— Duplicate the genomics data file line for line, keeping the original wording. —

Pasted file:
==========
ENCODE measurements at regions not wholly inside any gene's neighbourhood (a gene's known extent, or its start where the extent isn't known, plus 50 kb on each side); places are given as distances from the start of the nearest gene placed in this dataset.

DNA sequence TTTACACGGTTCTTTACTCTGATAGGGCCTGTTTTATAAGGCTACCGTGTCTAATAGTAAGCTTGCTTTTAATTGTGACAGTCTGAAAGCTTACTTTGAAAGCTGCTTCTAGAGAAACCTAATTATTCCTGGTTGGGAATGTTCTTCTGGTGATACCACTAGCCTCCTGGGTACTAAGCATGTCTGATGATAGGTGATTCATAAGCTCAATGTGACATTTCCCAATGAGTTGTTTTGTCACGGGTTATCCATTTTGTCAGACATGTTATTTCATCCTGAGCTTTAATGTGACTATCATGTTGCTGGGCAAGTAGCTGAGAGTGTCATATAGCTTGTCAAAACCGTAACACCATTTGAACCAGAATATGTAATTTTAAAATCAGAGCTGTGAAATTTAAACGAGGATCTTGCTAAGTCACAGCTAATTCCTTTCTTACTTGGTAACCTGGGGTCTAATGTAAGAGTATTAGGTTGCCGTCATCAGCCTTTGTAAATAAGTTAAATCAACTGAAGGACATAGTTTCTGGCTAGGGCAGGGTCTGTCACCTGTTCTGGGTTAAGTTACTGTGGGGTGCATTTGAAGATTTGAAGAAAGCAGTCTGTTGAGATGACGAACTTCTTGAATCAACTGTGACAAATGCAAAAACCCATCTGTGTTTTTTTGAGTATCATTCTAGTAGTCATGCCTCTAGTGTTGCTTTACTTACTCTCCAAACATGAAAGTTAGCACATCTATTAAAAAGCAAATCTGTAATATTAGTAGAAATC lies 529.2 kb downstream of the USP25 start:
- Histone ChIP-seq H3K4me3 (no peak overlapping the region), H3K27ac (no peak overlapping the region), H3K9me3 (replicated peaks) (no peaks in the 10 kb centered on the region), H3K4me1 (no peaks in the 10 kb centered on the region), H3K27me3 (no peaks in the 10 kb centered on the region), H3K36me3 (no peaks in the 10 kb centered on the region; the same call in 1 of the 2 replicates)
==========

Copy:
ENCODE measurements at regions not wholly inside any gene's neighbourhood (a gene's known extent, or its start where the extent isn't known, plus 50 kb on each side); places are given as distances from the start of the nearest gene placed in this dataset.

DNA sequence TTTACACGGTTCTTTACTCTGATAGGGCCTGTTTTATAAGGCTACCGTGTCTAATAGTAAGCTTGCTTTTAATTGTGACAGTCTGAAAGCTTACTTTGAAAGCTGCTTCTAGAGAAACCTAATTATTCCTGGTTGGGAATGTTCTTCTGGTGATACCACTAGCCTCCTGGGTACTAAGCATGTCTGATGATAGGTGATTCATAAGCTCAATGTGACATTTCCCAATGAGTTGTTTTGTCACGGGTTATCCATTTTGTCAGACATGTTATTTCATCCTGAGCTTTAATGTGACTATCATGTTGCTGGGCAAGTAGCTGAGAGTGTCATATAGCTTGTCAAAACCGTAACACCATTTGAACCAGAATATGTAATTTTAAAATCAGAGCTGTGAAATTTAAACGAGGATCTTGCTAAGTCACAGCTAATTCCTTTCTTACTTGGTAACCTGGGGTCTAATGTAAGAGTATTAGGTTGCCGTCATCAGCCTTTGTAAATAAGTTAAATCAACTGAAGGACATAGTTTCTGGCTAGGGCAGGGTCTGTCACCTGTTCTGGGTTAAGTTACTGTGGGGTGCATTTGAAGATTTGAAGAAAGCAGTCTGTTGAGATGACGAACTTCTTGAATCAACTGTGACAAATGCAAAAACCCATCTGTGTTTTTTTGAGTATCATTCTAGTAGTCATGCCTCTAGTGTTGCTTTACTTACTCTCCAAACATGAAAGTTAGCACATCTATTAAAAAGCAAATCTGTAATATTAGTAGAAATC lies 529.2 kb downstream of the USP25 start:
- Histone ChIP-seq H3K4me3 (no peak overlapping the region), H3K27ac (no peak overlapping the region), H3K9me3 (replicated peaks) (no peaks in the 10 kb centered on the region), H3K4me1 (no peaks in the 10 kb centered on the region), H3K27me3 (no peaks in the 10 kb centered on the region), H3K36me3 (no peaks in the 10 kb centered on the region; the same call in 1 of the 2 replicates)